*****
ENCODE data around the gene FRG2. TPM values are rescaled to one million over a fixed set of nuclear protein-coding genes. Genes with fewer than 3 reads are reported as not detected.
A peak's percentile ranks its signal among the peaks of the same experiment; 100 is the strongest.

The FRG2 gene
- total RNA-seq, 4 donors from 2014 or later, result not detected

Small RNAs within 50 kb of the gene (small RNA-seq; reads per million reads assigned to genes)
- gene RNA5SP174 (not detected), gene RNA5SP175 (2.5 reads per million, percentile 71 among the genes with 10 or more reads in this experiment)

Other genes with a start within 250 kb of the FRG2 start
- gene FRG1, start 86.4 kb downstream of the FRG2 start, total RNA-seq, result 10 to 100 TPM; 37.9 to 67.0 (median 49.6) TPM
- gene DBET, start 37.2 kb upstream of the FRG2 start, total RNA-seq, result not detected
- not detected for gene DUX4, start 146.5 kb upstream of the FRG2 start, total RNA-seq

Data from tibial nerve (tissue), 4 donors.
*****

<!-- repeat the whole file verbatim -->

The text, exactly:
ENCODE data around the gene FRG2. TPM values are rescaled to one million over a fixed set of nuclear protein-coding genes. Genes with fewer than 3 reads are reported as not detected.
A peak's percentile ranks its signal among the peaks of the same experiment; 100 is the strongest.

The FRG2 gene
- total RNA-seq, 4 donors from 2014 or later, result not detected

Small RNAs within 50 kb of the gene (small RNA-seq; reads per million reads assigned to genes)
- gene RNA5SP174 (not detected), gene RNA5SP175 (2.5 reads per million, percentile 71 among the genes with 10 or more reads in this experiment)

Other genes with a start within 250 kb of the FRG2 start
- gene FRG1, start 86.4 kb downstream of the FRG2 start, total RNA-seq, result 10 to 100 TPM; 37.9 to 67.0 (median 49.6) TPM
- gene DBET, start 37.2 kb upstream of the FRG2 start, total RNA-seq, result not detected
- not detected for gene DUX4, start 146.5 kb upstream of the FRG2 start, total RNA-seq

Data from tibial nerve (tissue), 4 donors.